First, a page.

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Dispatches from the War on Fat

Friday, March 26, 2004 | 12:00 a.m. CST; updated 12:16 p.m. CDT, Tuesday, July 22, 2008

In case you haven’t noticed, we Americans are fat.

Really fat. In fact, earlier this month the Centers for Disease Control and Prevention announced that overeating is on pace to become the No. 1 cause of avoidable deaths in the United States next year, knocking tobacco use out of the top spot.

Sockdolager can’t help but wonder what the fat epidemic will mean for the legions of obese (and soon-to-be-obese) Americans. After all, if fat people are overtaking smokers — a group that has been persecuted mercilessly over the past few years through stigmatization and taxation — then they had best start planning how they’re going to defend themselves.

Bracing for the Fat Scare

With obesity on pace to become the “new” smoking, it’s only a matter of time before we face a Fat Scare. Of course, things are already getting scary at greasier locales long considered safe havens for the obese. McDonald’s, Burger King, KFC and countless other fast-food joints have begun adding so-called healthy alternatives to their menus. Things have gotten so bad that marginally obese celebrities like Dr. Phil are peddling weight-loss programs in an attempt to show their allegiance to the fitness cause.

So what will a full-blown Fat Scare look like? Let Sockdolager explain:

  • Progressive states such as California and New York pass legislation to sequester obesity in restaurants. Soon obesity is being phased out of public dining entirely. The streets are flooded with food wrappers as the obese huddle in doorways and peer through windows at their thinner compatriots nibbling on sensible portions.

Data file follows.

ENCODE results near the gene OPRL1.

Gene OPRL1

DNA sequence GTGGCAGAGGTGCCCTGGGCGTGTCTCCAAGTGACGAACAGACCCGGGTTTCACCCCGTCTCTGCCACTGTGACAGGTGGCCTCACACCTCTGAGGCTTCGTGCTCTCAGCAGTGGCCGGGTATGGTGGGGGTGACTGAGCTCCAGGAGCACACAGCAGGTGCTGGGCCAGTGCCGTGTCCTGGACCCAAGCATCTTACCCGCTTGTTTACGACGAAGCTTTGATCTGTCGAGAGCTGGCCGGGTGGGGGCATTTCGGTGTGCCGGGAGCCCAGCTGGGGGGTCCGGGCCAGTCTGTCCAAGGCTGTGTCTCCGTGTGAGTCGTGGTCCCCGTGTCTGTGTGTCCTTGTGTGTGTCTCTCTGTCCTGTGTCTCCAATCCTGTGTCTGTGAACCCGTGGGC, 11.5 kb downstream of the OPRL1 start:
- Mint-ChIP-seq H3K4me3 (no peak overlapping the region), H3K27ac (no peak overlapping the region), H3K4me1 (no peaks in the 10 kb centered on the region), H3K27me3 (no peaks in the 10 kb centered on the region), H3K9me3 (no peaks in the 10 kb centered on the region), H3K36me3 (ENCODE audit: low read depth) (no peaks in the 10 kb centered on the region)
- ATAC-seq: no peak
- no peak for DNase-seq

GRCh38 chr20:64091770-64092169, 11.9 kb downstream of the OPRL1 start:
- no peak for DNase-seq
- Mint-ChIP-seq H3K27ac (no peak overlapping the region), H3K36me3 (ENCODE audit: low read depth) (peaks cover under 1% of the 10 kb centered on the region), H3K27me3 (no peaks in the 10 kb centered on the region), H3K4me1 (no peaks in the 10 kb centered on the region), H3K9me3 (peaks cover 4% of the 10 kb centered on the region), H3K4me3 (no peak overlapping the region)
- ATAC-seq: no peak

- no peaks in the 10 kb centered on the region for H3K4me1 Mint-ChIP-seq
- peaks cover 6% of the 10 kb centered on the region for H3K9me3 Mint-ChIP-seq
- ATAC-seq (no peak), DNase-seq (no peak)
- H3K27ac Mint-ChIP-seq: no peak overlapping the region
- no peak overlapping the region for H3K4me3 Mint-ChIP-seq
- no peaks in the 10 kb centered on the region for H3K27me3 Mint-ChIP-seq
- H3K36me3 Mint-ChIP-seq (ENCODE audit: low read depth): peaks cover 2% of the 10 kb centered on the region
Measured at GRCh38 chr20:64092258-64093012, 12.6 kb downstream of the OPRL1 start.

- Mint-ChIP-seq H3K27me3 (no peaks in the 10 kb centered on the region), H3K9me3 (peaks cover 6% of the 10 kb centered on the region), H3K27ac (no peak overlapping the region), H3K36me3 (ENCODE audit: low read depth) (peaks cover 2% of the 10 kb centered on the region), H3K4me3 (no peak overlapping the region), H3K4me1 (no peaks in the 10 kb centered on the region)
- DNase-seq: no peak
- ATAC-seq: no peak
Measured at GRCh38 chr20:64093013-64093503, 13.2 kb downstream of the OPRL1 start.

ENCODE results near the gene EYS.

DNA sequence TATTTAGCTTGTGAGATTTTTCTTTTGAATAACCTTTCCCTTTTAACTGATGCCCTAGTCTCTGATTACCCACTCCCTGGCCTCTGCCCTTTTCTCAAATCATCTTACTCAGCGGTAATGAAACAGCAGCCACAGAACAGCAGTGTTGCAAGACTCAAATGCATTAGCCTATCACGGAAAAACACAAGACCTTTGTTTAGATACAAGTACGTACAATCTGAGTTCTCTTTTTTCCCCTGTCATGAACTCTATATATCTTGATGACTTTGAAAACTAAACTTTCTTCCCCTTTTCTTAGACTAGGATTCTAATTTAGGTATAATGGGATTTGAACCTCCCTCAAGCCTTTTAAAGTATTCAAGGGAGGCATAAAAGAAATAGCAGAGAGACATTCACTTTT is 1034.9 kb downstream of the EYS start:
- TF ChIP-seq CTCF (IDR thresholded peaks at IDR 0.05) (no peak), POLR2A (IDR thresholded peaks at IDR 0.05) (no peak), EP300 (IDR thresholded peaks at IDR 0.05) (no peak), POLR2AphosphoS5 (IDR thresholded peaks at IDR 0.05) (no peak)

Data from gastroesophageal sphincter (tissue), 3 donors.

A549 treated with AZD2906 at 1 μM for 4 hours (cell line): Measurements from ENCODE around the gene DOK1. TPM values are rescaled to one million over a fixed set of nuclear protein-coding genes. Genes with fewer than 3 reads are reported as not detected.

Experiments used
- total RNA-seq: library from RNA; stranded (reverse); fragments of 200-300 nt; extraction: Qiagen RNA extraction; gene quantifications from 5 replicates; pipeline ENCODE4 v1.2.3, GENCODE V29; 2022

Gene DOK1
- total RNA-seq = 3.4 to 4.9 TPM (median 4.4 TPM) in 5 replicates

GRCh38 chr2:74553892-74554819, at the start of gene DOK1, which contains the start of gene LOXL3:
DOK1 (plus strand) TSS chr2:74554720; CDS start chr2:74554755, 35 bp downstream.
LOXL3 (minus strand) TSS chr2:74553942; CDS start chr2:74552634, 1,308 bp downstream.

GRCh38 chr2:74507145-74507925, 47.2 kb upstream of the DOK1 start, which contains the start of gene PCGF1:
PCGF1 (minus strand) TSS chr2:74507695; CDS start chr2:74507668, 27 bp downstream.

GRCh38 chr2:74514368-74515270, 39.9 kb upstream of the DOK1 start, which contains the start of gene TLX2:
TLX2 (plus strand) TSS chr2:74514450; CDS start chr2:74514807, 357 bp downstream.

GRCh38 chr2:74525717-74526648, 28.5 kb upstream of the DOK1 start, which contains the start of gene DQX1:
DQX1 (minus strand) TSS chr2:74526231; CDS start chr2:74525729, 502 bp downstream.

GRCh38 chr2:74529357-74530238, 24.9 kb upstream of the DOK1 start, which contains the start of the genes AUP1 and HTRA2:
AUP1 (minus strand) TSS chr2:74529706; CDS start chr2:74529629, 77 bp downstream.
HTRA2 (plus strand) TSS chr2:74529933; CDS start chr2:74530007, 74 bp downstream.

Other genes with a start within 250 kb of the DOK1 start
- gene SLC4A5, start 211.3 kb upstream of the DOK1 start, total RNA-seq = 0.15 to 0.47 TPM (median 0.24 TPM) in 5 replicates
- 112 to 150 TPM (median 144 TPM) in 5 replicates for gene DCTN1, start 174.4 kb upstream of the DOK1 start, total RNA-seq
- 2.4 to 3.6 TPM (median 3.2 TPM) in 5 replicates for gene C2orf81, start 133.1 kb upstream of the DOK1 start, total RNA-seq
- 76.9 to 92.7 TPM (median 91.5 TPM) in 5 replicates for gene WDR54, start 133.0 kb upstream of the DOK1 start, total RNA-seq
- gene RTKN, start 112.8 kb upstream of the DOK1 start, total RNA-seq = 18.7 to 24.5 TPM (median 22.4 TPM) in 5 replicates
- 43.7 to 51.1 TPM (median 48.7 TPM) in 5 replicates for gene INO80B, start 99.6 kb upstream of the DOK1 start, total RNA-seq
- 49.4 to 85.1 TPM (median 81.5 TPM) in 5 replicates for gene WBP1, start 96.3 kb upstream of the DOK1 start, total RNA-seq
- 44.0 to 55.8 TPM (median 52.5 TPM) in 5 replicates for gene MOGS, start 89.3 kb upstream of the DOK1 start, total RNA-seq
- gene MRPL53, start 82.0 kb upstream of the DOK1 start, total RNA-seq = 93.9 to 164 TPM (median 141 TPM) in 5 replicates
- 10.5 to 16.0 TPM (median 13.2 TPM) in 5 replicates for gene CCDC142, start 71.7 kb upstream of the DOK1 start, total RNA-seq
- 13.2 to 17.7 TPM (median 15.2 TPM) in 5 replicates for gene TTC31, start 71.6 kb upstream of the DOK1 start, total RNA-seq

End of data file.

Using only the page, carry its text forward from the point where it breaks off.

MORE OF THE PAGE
• n Fine dining establishments, whose clients have been fattened by power and influence, fight the law by opening health bars that are fronts for underground food troughs. New York Attorney General Eliot Spitzer vows to crack down on such establishments in New York City.
  • Anti-obesity commercials flood the airwaves. McDonald’s, mirroring Philip Morris’s attempts to get kids off smoking, begins running commercials. In one, a portly man holding up Little Debbie snack cakes asks his son, “Where did you get these?” The poor boy, also overweight, cries back, “I learned by watching you!” In another, a young girl crawls toward a backyard pool. Her babysitter, too busy finishing off a bag of Cheetos, is unable to prevent the child from drowning.
  • Health organizations link obesity to a range of other social problems. It is announced that overeating, and its ensuing daze, have led to a rise in teenage pregnancy. Obesity is also linked to the war on terrorism. The government sets up obesity concentration camps in the Arizona desert. A new terror-alert system warns thin citizens when they should be especially vigilant of suspicious behavior by fat people.
  • The government’s Food Abuse Resistance Education, or FARE, program bombards kids from an early age with horror stories about a looming world government run by the obese.